“Fast-forward again, Dave Massey who was the head of Sony in the States is over doing a visit and overhears my demo CD in Pat Handlin’s room. Pat was like 16 at the time and hanging out with all of us at the time, him and his little mate Kemp, which was funny. He hears that CD and asks Denis Handlin what Pat is listening to and he pretty much says ‘it’s from a kid we’re looking to sign for Sony’. And this Dave Massey guy asks to tee up a meeting on a Friday, and it just so happened that I was doing a show that night. And he came down to our show, and once all of the labels knew that Dave Massey was going down, they all ended up down there as well. My manager was like ‘here’s fifty bucks put some credit on your phone, text all your mates, tell them all to come down and pack it out’. My manager put a mad sound system in so it was gonna be like full blast, and we’d been rehearsing so we were fucking fully prepared.

“We smashed out our set and Dave Massey was like ‘you need to sign this kid’ and within a couple of weeks we had the deal sorted.”

Having initially established himself under the penname Figgkidd in an era where cassettes were well out of fashion and LimeWire was yet to arrive, where streaming numbers and Instagram reach wasn’t a determinative factor in your success as an artist, Monro recognises his own determination and hustle in being critical to him getting noticed by a label.

“No one was talking to the labels like that, at all. 1200 Techniques had a deal down south, but no one was making a deal like that. We were one of the biggest deals as well which was pretty crazy,” he explains.

“Back then it was different. You know what’s fucking insane? I was before downloads. I was one of the last artists before downloads. I was before Napster; I was before LimeWire. The way that you made it back on those days was a record deal, there was no such thing as independent or people that did digital distribution. They pressed, they made your shit and they shipped it. It wasn’t just chuck it on Distrokid and Bob’s your uncle.

“What’s so crazy is everything happened so fast, like downloads weren’t really affecting the music industry but by the time I dropped at the end of 2004 shit had hit the fan. Physical copies were down the gurgler, it just… in the span of about a year or two it was just done. It was a whole different ball game. Essentially you had to turn around and start justifying to these labels sales and that was ultimately out of control because everyone was just downloading shit.

“As far as like allure to go there [and be signed], nah absolutely not. I mean that was the goal like everybody was trying to get a deal. Everybody’s biggest prayers would be answered if they got a record deal with a major label but it’s different now.”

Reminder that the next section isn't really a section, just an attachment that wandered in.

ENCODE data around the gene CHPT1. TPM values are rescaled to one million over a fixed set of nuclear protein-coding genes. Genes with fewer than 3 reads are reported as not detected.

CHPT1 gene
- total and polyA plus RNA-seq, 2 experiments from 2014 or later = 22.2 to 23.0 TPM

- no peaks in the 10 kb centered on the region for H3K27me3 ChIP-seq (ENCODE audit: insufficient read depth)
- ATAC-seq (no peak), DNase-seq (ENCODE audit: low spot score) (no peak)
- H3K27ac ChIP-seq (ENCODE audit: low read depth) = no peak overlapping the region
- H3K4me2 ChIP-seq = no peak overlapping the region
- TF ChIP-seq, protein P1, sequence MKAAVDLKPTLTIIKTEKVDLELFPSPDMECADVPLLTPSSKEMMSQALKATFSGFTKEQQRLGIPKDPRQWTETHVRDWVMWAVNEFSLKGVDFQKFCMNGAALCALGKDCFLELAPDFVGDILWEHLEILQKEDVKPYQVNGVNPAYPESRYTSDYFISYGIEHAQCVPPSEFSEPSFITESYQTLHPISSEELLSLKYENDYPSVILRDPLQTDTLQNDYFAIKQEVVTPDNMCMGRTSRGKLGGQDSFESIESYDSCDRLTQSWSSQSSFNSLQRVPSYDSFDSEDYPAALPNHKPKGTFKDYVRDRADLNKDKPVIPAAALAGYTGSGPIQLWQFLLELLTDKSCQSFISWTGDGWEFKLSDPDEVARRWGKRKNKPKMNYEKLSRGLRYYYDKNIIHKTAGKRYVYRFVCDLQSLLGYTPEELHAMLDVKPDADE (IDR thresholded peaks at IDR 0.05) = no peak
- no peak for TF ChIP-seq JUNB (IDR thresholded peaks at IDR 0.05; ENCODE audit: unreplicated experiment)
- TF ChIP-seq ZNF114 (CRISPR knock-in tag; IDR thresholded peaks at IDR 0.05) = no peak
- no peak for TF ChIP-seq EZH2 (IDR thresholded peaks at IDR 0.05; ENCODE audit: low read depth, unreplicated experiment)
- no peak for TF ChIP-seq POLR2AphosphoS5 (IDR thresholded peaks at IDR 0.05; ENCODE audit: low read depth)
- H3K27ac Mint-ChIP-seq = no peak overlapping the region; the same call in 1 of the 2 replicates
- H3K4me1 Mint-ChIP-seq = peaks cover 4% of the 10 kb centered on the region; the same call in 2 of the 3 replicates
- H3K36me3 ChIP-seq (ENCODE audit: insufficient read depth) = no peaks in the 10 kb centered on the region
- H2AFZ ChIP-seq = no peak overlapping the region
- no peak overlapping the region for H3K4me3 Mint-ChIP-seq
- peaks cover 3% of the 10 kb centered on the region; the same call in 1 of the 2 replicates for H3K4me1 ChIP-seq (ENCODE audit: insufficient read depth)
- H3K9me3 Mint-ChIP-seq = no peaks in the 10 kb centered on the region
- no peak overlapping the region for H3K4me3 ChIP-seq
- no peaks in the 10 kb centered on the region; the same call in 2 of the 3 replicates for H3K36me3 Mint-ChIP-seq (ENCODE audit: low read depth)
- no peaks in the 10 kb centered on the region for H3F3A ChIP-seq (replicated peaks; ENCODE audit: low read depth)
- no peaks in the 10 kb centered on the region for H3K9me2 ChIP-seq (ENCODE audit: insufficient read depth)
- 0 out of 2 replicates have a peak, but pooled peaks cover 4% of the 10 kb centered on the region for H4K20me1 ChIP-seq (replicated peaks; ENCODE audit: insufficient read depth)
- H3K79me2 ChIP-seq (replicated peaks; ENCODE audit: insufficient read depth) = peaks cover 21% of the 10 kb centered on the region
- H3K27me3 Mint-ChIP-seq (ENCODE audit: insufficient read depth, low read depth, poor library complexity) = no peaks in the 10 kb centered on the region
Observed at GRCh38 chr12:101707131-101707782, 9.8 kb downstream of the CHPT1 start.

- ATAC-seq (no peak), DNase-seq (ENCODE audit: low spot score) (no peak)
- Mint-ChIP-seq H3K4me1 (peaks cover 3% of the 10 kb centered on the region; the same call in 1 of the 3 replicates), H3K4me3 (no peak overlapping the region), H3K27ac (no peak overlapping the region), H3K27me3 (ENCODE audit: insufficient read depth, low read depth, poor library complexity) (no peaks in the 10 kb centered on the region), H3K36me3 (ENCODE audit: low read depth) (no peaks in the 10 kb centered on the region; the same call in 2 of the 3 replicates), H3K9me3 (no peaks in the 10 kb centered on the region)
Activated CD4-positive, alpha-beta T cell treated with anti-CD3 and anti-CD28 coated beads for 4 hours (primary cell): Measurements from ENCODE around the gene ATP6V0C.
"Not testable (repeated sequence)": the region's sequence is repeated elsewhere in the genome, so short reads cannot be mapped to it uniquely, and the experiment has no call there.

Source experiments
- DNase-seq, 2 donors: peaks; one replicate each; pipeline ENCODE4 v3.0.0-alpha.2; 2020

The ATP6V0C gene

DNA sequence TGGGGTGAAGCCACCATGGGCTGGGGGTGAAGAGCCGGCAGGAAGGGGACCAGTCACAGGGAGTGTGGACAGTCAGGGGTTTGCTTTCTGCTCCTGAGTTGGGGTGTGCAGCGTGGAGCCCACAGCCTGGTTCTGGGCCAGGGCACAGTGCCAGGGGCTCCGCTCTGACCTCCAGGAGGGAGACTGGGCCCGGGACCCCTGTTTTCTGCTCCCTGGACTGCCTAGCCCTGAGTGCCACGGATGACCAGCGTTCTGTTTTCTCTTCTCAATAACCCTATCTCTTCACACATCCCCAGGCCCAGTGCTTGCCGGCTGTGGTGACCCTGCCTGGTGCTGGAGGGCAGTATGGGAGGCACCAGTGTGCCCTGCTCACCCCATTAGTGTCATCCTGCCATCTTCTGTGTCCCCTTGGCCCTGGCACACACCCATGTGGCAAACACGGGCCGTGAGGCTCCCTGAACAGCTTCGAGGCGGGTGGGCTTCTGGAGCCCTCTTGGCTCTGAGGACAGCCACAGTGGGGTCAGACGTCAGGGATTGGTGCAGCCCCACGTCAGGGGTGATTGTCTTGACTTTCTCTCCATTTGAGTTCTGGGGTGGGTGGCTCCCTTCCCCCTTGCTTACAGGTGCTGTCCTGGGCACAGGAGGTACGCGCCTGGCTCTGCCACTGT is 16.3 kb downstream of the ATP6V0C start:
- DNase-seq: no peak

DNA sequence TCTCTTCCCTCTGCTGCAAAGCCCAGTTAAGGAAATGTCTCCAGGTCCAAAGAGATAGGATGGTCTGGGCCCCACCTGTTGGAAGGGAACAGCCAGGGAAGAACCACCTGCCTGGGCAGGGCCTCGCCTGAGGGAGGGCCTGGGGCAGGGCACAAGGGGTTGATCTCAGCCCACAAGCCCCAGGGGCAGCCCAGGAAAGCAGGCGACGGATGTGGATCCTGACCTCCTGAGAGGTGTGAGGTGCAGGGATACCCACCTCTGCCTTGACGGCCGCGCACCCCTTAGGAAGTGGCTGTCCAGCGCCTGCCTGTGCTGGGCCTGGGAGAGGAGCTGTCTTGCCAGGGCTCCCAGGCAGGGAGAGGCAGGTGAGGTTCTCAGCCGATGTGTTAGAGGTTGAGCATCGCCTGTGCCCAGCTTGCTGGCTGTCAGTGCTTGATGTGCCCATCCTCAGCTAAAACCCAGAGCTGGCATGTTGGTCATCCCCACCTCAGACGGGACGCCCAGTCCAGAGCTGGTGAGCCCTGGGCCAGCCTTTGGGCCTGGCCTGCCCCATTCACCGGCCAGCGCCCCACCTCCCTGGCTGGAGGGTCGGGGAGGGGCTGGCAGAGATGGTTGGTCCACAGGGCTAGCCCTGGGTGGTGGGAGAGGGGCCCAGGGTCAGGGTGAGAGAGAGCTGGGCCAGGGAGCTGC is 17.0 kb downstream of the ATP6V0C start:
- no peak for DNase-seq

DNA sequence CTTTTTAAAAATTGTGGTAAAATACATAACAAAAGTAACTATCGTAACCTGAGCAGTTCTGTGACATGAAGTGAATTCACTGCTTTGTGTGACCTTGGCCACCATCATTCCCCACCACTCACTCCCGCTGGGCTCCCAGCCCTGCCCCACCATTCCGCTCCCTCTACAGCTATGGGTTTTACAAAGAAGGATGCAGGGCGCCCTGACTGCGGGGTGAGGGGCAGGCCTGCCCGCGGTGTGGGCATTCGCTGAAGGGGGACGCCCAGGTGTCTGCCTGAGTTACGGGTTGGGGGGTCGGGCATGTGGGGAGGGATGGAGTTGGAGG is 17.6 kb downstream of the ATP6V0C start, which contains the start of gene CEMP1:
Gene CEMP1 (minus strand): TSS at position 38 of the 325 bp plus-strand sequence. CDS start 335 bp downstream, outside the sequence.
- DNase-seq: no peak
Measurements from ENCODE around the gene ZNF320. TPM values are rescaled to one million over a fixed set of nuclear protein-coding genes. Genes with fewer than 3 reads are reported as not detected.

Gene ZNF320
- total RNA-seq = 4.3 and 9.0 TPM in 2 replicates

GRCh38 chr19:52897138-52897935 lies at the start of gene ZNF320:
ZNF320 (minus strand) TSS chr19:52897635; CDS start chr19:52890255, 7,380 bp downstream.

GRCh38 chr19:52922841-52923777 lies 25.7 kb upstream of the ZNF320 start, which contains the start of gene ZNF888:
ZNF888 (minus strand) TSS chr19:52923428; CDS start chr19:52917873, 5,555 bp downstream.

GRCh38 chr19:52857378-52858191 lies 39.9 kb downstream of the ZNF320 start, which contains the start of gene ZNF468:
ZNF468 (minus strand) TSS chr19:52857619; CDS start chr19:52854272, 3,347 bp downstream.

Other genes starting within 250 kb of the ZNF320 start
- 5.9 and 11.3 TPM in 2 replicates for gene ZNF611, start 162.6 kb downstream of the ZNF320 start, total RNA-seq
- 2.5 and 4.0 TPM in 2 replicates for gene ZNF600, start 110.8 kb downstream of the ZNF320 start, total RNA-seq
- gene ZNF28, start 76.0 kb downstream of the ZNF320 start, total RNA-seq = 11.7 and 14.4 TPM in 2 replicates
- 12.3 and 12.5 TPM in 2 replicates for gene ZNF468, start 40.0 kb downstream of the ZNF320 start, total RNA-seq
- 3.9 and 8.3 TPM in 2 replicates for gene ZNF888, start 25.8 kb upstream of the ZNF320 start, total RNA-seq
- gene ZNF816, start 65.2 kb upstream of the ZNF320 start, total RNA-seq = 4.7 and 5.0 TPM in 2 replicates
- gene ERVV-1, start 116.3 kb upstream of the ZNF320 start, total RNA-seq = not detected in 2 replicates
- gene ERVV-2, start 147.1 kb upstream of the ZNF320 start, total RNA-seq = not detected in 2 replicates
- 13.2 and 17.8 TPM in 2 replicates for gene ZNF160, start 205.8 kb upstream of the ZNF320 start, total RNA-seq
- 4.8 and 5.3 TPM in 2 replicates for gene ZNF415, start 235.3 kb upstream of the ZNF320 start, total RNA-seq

Monro has been outspoken on his socials through the years about the lack of acknowledgement and respect he received once he signed to Sony, particularly from the Australian rap scene’s older heads who disparaged the commercial evolution of rap Monro was spearheading in the country.

“I got jammed up by this cunt called Blaze who used to write for a really big street publication called 3D World. I had done my yards in Sydney and people within Sydney knew that, but people from other cities hadn’t really seen me yet. So, I seemingly came out of nowhere for a lot of people in the scene particularly outside of Sydney.

“Before I came out Sony turned to a writer for a big publication people read up on and said ‘we’ve got Australia’s answer to Eminem’. Now that’s obviously a big fucking no-no in hip-hop. So, here’s me working my ass off more than any cunt that I knew at the time, no one was working like me I’m telling you that much. They were either putting in work for the music but selling drugs and they’d be into their graf as well, I just know for myself the reason I got in was that I outworked anybody. And I committed, like I was working in Liverpool at the time and I was trekking all the way to Crows Nest where the studio was basically five times a week at night just to record. So, it was hectic.

“The reception initially was really mixed. People that were just fresh to it and it was new to them they fucking loved it. Like I’ve got Figgkidd fans to this day that are adamant they want to see me do some Figgkidd shit which is insane. Whereas the hip-hop guys their noses were out of joint, they were like ‘why this kid’? Like the amount of fucking bullshit stories I heard. I grew up in Sefton, it’s a shitty little ass-end of Chester Hill industrial piece of shit area where nothing much happens. But I was driven.

“I felt like I earnt my way but some of these guys were like ‘where is this kid from’? I heard rumors that ‘my dad worked for Sony’, that my ‘parents sold everything to put a silver spoon in my mouth’ when the reality was my dad wanted me to be a tradie like him. My dad didn’t understand arts, still to this day he’s got a bit of an air of ‘I told you so’ because like any money that I make from music is in addition to the income that I have to make as a retail professional. It’s crazy to hear that sort of reception from the guys that ultimately you looked up to and you wanted validation from, [where] they kept you on the outside and almost weren’t inclusive of you. And still, my name isn’t inclusive in a lot of conversations when I was like a beginner.”